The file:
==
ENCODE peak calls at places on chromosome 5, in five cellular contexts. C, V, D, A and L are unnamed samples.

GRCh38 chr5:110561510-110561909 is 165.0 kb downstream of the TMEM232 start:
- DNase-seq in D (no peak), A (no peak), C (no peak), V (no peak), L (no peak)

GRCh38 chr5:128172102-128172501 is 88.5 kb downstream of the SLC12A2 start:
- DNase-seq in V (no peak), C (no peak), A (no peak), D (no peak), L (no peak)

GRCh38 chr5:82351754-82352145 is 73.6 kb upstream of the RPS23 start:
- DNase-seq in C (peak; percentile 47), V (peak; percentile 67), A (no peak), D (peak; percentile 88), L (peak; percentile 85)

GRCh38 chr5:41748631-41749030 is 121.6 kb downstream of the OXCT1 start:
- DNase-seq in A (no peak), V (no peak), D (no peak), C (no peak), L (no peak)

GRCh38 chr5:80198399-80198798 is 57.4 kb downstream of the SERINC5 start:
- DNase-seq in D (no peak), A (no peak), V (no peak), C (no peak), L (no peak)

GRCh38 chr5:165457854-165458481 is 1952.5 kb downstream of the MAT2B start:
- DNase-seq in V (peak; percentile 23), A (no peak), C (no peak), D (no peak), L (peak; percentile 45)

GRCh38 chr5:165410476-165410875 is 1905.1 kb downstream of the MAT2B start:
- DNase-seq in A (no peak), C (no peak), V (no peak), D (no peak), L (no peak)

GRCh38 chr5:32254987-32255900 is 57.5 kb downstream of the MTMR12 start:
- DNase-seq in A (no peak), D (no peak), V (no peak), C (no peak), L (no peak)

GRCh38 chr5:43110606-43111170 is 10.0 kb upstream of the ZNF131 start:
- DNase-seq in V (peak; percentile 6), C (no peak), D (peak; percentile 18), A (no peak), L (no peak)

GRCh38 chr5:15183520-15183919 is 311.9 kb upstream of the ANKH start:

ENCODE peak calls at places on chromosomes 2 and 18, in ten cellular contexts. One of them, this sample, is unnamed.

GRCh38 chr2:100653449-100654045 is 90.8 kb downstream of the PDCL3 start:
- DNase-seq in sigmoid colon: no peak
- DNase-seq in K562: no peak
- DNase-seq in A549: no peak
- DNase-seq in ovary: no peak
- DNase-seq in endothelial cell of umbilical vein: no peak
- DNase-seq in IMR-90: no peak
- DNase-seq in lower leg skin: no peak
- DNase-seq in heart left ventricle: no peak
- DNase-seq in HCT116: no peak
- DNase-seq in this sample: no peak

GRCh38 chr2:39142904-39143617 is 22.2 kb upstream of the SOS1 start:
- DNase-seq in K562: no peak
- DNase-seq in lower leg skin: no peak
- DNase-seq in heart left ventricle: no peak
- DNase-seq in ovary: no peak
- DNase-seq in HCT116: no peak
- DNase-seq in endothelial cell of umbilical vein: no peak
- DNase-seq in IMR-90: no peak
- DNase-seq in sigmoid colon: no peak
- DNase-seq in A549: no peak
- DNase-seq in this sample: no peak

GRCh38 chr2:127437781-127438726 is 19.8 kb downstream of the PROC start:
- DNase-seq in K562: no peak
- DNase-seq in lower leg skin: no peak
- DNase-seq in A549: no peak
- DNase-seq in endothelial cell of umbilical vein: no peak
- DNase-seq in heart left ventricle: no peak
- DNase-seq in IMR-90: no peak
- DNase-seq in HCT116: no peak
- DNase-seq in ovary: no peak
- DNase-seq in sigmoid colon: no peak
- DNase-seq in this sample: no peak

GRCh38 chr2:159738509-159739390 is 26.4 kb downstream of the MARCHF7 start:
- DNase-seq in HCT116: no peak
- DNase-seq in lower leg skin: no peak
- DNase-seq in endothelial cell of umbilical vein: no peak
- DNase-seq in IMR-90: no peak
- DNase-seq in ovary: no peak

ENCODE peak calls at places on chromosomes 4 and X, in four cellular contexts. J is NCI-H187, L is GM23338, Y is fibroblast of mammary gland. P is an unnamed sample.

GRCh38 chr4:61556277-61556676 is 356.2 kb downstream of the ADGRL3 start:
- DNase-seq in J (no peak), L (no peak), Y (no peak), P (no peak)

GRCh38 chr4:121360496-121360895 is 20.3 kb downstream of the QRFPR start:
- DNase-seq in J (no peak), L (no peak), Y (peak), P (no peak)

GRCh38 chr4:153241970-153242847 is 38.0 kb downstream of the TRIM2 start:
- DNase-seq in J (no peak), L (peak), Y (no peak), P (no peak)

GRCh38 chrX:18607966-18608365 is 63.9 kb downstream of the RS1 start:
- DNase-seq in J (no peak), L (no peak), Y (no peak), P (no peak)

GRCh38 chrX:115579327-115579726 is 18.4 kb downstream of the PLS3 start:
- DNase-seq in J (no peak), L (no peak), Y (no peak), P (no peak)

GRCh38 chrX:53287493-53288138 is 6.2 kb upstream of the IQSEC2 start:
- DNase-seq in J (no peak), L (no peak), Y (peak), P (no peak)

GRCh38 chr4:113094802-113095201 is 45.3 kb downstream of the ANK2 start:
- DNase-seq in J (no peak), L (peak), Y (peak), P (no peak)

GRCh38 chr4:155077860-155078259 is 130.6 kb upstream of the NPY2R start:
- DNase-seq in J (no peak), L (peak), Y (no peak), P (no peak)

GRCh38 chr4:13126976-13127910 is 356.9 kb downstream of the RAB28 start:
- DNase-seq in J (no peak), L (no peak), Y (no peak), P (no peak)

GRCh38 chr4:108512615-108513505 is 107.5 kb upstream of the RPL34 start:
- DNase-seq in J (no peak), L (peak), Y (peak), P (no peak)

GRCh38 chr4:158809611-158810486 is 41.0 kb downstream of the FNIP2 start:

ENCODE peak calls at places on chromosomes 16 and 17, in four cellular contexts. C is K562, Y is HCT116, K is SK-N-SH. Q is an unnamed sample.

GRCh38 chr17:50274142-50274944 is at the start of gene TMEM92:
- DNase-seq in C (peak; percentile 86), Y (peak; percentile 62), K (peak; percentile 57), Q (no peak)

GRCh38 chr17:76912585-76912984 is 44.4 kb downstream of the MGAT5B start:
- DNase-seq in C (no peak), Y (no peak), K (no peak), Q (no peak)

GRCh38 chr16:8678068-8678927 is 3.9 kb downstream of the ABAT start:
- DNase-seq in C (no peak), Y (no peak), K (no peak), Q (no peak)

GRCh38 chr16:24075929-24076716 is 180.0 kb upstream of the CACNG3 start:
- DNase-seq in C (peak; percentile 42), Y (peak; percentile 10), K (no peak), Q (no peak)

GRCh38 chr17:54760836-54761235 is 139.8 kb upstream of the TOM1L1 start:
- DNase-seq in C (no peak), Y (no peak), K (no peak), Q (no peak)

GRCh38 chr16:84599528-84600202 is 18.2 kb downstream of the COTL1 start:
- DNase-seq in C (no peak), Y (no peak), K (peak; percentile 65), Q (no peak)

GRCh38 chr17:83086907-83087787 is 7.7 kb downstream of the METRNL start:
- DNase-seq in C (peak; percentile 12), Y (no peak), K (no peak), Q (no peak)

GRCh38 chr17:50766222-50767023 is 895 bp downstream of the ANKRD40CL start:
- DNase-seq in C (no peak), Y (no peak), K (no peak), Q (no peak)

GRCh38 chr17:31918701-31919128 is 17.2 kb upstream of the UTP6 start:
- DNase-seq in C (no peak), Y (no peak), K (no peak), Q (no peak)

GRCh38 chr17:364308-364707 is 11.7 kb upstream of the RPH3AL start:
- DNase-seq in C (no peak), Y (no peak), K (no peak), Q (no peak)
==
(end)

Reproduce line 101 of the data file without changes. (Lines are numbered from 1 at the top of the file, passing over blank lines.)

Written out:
- DNase-seq in C (no peak), Y (no peak), K (no peak), Q (no peak)